Just four games stand between Bayern Munich head coach Hansi Flick and one of the most golden debut seasons in the club’s history. 

Talk of legendary head coaches in the Bavarian capital tends to revolve around four names among Bayern Munich’s fan base. 

The old school reference Udo Lattek’s unprecedented success, the new school highlight the dominance of Pep Guardiola, while Jupp Heynckes and Ottmar Hitzfeld have both been put on a pedestal.  

Just over nine months on the hot seat and Flick’s name is already on the fringes of the debate. 

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Bayern Munich players lift their head coach Hansi Flick after securing the domestic double (Getty Images/A. Hassenstein)

Bayern Munich players lift their head coach Hansi Flick (above) after securing the domestic double

Silverware not enough for survival 

Since taking over from Niko Kovac in November, the 55-year-old has restored pride by releasing the shackles on a side that had suffered an identity crisis on the pitch under his predecessor.   

A domestic double was his reward, but now Flick is facing up to the challenge of a continental proving ground that has been the downfall of many before him. 

Bayern are an elite club built for success. They have the finances, facilities and famous names that often produce the lazy argument from neutrals that anyone could claim silverware at the helm in Munich. 

There’s no merit, but it does hint at years of German dominance fostering an environment where only head coaches who thrive in it can achieve longevity – just ask Kovac or Carlo Ancelotti. 32 games, 29 wins and 100 goals in and Flick’s reign has already eclipsed both of theirs. 

His dynamic style was the perfect tonic to the pragmatism under Kovac which produced one of Bayern’s most humbling nights in Europe since their title win in 2013. The fact Liverpool went on to win the competition was of little relief.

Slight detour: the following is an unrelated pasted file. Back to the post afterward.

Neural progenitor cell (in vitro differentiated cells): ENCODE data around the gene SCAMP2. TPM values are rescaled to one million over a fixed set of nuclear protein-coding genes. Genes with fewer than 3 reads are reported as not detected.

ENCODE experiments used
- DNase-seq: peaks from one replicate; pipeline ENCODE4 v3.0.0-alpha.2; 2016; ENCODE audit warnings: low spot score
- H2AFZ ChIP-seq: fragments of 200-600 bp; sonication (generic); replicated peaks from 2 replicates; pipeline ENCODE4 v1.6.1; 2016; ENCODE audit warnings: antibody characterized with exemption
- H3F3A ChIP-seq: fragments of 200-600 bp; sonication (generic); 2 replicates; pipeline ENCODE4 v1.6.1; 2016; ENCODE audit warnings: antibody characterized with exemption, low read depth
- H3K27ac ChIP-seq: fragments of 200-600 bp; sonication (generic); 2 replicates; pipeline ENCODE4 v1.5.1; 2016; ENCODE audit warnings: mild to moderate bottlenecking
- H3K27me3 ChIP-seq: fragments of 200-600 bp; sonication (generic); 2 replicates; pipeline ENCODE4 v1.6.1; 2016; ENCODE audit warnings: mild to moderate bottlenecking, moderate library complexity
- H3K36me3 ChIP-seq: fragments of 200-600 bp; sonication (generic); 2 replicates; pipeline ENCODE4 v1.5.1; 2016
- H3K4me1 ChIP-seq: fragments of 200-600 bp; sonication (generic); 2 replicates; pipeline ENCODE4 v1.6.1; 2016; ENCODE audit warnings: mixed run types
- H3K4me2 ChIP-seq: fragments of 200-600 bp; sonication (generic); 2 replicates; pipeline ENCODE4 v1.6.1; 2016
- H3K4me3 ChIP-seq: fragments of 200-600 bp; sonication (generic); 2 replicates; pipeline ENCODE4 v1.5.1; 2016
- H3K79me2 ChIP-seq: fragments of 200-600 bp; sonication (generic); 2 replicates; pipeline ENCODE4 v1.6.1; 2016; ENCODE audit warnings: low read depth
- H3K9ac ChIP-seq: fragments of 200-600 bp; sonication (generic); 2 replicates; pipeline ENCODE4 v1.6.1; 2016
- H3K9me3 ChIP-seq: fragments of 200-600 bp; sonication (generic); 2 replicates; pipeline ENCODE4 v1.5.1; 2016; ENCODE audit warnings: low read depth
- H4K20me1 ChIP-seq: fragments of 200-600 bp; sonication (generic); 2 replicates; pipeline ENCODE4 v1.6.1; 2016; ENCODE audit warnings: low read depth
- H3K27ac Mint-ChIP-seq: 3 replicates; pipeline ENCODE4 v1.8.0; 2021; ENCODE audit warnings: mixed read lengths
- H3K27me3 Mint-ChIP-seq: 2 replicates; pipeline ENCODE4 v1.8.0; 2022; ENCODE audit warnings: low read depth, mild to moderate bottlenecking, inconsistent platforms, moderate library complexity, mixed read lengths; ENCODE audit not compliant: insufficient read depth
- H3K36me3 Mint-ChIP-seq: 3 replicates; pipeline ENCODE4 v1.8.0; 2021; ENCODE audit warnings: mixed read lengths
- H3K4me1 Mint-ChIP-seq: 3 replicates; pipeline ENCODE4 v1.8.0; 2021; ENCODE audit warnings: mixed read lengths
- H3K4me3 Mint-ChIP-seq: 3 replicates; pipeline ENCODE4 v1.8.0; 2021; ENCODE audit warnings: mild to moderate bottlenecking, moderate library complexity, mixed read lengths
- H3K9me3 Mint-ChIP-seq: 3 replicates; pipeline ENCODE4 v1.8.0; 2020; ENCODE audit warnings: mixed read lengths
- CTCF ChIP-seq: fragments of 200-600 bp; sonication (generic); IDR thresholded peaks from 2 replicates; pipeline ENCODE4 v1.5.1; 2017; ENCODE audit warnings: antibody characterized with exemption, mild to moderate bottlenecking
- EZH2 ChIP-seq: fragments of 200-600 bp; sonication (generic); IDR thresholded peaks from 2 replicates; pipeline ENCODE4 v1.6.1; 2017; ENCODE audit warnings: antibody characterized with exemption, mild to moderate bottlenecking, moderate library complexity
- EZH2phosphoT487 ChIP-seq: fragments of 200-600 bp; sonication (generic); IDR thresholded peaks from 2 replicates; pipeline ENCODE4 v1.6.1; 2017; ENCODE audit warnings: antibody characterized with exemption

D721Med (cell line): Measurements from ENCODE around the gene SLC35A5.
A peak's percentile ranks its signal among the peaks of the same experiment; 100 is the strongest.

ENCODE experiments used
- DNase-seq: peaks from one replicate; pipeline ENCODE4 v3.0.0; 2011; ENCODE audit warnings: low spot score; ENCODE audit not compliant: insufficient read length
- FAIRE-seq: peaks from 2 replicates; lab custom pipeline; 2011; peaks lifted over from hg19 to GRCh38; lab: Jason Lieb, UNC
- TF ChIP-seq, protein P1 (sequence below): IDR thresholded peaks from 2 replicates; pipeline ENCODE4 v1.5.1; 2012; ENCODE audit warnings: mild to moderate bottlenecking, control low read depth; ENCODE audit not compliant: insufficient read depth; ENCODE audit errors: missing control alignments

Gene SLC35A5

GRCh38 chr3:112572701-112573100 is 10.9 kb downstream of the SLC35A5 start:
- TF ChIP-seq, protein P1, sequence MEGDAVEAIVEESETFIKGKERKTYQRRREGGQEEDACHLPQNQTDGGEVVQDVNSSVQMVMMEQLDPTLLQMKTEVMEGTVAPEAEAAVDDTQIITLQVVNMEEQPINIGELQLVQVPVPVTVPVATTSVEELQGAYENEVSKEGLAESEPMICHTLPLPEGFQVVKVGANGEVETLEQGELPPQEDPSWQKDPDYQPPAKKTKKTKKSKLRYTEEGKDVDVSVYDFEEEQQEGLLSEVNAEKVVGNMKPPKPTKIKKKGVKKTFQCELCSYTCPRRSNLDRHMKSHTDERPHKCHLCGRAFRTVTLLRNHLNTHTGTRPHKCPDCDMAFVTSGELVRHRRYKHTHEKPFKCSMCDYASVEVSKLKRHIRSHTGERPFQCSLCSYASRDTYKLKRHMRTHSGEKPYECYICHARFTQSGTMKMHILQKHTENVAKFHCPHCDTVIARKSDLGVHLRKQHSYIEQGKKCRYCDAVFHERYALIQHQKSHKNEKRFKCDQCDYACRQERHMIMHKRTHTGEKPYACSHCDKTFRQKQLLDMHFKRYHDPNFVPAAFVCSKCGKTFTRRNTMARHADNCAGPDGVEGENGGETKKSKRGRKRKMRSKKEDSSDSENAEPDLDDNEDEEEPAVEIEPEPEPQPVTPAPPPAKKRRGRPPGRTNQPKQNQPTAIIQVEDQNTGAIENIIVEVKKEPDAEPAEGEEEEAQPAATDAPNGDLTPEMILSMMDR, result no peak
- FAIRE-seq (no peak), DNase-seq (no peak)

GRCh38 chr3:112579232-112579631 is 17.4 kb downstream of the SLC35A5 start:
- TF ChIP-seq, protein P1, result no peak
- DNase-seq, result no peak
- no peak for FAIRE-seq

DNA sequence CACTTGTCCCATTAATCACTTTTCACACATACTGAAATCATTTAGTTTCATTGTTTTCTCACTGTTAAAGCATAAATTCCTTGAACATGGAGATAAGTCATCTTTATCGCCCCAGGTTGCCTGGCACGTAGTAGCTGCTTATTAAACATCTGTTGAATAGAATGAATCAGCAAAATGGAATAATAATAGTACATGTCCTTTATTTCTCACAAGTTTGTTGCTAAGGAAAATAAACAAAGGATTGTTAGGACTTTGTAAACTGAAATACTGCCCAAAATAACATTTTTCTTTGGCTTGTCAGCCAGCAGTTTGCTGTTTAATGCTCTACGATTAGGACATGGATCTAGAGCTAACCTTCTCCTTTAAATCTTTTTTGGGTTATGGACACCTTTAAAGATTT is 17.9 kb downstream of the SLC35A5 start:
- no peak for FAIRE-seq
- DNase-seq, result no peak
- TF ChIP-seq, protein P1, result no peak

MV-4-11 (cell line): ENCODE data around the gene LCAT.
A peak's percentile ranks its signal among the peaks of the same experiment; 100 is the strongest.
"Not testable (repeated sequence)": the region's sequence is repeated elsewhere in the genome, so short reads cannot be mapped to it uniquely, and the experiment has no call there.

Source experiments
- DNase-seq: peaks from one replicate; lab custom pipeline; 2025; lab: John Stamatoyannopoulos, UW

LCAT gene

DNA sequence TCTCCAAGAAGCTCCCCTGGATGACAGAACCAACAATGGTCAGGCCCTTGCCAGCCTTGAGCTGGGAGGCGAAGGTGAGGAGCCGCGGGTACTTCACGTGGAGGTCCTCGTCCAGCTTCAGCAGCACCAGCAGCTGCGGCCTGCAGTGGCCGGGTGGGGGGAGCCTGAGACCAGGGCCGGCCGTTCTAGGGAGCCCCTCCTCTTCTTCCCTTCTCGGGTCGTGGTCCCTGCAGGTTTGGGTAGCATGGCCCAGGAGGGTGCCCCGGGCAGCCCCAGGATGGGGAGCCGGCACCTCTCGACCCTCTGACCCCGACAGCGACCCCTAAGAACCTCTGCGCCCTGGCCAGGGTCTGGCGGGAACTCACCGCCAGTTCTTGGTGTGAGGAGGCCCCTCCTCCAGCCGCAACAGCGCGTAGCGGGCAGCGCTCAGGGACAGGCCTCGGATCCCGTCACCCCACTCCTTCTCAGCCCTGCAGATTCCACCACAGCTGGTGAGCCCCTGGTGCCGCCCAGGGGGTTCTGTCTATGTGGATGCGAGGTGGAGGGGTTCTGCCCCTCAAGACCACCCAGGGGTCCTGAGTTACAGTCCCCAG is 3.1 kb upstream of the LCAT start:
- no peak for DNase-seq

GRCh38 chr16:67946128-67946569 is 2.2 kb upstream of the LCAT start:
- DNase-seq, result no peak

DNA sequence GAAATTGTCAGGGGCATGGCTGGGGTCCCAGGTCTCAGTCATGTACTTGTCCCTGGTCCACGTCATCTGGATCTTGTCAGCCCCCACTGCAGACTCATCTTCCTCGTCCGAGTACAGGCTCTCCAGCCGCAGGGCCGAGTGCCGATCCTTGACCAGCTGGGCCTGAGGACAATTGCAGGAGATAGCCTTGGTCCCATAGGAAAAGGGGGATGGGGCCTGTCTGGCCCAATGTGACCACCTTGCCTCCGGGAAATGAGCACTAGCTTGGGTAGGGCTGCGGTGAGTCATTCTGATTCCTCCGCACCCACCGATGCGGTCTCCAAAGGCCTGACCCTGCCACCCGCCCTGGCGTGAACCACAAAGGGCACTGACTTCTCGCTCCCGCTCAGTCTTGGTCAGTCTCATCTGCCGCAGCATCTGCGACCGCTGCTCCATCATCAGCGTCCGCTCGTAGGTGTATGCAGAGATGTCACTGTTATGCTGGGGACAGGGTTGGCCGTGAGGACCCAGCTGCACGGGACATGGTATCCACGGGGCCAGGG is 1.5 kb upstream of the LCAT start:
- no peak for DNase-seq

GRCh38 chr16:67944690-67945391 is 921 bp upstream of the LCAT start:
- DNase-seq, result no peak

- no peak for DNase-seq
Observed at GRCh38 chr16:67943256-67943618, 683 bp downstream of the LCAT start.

No endorsement was stronger than that of CEO Karl-Heinz Rummenigge, who credited Flick with restoring a philosophy that “stood for possession, dominance on the ball, a strong positional game and lots of goals.”

The Flick future

Flick has succeeded where Ancelotti and Kovac failed in striking a balance between the ruthlessness of Heynckes’ second stint and Guardiola’s possession-based structure. And he’s achieved it while keeping those with greatest influence happy.

“The last time we were this well drilled was under Pep Guardiola,” Thomas Müller told the Süddeutsche Zeitung. “Everyone has been allowed to add a personal touch to their position based on preferences, strengths and weaknesses.

“The role was always clear though. There were no ifs, buts or maybes. That’s why we were able to come back so well after he took charge.”

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The question now is whether Flick can deliver what Guardiola couldn’t. After all, the lack of a Champions League title remains the pesky asterisk next to the Spaniard’s name in the Bayern annals.  

Thomas Müller speaks with Hansi Flick during a German Cup game in February (picture-alliance/Laci Perenyi)

Thomas Müller (left) speaks with Hansi Flick (right) during a German Cup game in February

Treacherous gauntlet for the treble

Few Bayern head coaches have been dealt as strong a starting hand for getting their hands on the continent’s most coveted piece of silverware in their debut season.

Flick has called for reinforcements of a squad that was forced to adapt and stopgap. However, it’s a collective of players that features seven World Cup winners and wouldn’t be out of place at a major international tournament. 

Bayern is in the midst of a 17-game winning streak in all competitions that dates back to February, which includes the 3-0 first-leg win over Chelsea in the Champions League last 16 in March. But there’s a treacherous road ahead for the German champions.

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Either Napoli or Barcelona will provide the opposition in the quarterfinals. Should they advance out of the last eight, Real Madrid, Manchester City, Lyon or Juventus potentially stand in their path towards a sixth European crown.

“Of course, you can state objectives, but it’s a long way to them,” Flick said in a virtual press conference on Monday. “Our next one is to beat Chelsea. We dealt with the league and cup perfectly, and now it’s about doing something special. But first, our full focus is on Chelsea.”

That statement shows Flick is well aware that, while domestic success is expected at Bayern, the Champions League pulls the strings of their deepest desires and can be the making or breaking of head coaches.